Two Weeks in a Different World

 Students travel to Navajo people reservation for the Winter Term course.

Who knew a writing course could immerse you in the culture of a community you may never have known existed? From hiking a canyon to learning how to basket weave there are countless new experiences that our students are participating in by joining the Winter Term Travel Course to Navajo Nation. 

   Navajo Nation is a Native American reservation of Navajo people located in the three connecting parts of Northeastern Arizona, Northwestern New Mexico, and Southeastern Utah. The Navajo Nation is a community with a unique culture that differs from the west in their values, beliefs and traditions. It allows Boxers to have a financially affordable experience to travel to a location that will teach them about a new culture and community lifestyle. Students can explore their tribe to firsthand learn and experience their culture. This travel writing course can be described as a service project that allows students to deepen their understanding of a different culture while strengthening their journaling skills to describe what experiences and observations they encounter. 

   Over the course of a few weeks, the students will partake in service work that is requested by the local community. The main task the expedition will ask of the students is to chop firewood for elders, as well as other service needs such as shoveling snow, herding animals, hauling water to homes, and other needed duties. These chores are completed in sometimes near-zero degree weather and are physically demanding. All the help that is done by the students is greatly appreciated by the community. This helps students learn the value of their work for the people they are serving.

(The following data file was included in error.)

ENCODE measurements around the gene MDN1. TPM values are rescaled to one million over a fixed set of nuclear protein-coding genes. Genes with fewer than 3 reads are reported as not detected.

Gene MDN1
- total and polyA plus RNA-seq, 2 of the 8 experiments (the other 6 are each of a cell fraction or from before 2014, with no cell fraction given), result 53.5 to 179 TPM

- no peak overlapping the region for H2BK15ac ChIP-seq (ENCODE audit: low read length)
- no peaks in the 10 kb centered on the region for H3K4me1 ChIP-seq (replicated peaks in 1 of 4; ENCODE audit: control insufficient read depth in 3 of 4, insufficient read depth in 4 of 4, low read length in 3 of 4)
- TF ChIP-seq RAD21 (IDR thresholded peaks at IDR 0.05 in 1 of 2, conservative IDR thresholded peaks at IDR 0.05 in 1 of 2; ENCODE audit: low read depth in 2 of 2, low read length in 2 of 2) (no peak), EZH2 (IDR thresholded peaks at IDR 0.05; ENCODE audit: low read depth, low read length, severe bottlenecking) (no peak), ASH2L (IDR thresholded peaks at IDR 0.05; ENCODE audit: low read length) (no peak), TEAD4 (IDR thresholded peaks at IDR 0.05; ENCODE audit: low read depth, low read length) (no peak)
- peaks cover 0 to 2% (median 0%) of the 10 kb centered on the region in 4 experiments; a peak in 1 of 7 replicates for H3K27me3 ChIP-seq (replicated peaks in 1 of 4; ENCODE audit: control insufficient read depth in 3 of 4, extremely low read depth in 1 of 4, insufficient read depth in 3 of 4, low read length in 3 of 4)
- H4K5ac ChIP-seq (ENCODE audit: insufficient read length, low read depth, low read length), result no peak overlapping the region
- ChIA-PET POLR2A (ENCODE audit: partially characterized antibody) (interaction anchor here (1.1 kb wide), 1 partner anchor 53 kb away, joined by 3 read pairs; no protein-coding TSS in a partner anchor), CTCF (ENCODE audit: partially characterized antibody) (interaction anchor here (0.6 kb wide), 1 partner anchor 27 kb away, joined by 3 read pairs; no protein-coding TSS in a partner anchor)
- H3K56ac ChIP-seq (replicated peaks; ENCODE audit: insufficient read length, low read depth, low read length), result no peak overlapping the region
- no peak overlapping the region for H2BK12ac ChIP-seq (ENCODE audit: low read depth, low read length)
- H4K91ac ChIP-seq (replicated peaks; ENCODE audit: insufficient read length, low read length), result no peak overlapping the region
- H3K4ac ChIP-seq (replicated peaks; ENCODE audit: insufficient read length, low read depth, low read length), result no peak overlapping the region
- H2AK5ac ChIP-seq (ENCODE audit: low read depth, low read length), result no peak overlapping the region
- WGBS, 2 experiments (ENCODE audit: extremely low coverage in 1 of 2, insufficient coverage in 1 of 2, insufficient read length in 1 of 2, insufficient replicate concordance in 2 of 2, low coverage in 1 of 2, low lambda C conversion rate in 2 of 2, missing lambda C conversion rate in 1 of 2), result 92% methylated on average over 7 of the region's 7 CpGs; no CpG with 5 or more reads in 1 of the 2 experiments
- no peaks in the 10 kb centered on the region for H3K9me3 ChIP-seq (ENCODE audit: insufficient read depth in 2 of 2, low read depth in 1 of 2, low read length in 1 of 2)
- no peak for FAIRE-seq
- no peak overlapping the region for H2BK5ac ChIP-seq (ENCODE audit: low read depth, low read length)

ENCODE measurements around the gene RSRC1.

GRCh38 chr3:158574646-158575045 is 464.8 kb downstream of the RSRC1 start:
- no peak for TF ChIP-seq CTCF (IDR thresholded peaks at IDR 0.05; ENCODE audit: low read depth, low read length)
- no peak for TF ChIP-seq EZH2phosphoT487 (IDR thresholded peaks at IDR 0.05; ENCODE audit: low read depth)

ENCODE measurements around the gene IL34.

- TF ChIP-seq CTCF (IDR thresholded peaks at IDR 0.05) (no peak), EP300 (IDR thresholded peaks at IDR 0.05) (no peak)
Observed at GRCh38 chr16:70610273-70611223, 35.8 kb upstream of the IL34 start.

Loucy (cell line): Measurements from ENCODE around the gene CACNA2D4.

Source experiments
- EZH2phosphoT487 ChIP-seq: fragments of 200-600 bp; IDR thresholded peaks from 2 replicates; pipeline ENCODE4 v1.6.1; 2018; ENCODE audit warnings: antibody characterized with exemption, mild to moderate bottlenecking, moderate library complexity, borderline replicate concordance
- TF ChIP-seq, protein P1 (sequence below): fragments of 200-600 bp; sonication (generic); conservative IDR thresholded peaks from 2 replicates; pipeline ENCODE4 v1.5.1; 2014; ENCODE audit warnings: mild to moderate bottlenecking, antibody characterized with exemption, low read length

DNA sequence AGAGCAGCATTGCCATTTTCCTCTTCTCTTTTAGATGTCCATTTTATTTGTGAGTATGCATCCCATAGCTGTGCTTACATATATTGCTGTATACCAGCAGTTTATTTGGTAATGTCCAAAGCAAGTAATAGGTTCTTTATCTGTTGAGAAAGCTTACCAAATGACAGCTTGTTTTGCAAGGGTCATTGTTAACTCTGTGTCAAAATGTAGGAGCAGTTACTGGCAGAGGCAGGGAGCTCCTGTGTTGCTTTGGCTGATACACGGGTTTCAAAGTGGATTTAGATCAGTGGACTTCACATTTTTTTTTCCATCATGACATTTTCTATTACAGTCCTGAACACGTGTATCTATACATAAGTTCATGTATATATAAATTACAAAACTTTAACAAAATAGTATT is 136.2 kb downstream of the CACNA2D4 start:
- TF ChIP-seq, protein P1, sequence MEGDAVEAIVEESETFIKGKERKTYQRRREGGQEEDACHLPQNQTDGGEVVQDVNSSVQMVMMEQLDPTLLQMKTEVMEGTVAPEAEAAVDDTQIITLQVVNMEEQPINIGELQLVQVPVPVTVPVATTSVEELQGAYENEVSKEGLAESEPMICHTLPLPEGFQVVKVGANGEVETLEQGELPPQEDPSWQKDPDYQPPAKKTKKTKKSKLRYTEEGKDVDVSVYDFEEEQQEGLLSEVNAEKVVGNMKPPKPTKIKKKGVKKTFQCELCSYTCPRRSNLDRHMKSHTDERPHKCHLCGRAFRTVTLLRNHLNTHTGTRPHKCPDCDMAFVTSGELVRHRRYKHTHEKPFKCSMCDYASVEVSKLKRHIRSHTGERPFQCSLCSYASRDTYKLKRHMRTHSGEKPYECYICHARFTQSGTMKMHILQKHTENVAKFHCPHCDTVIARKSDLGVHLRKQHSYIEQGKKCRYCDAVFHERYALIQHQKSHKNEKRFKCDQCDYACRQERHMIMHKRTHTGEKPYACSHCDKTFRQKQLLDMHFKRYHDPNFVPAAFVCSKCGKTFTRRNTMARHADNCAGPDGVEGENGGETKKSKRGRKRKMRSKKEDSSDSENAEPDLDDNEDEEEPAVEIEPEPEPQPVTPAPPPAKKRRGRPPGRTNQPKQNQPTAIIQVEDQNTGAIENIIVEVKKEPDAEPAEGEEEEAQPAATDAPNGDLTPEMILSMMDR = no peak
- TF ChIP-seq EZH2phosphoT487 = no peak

Taking them on this journey is Professor Brent Johnson and Professor Mike Miller. Before setting off on the journey, the students took a Fall term preparation course teaching about Navajo culture and beliefs. 

   “Topics from uranium and coal mining, to boarding school history, bring greater awareness to the historical impacts felt today on the reservation,” Professor Johnson explains the importance the preparation course has prior to the expedition. The students learned about the history of the tribe, including acts of oppression against the Navajo people by the United States government and large corporations. While gone for the travel course students relate back to this prior knowledge by diving right into the community they learned about. “They will journal about conversations with people students meet to see how poverty and cultural suppression plays out in the local economy and infrastructure,” Johnson continued.

   Students will attend traditional ceremonies, visit with local families, and attend workshops on culture. Housing for the Boxers will be at Diné College where students will be staying in a dorm. While engaging in town life they will also be able to participate in crafts such as basket weaving, silversmithing, moccasin making, and the creation of stories.


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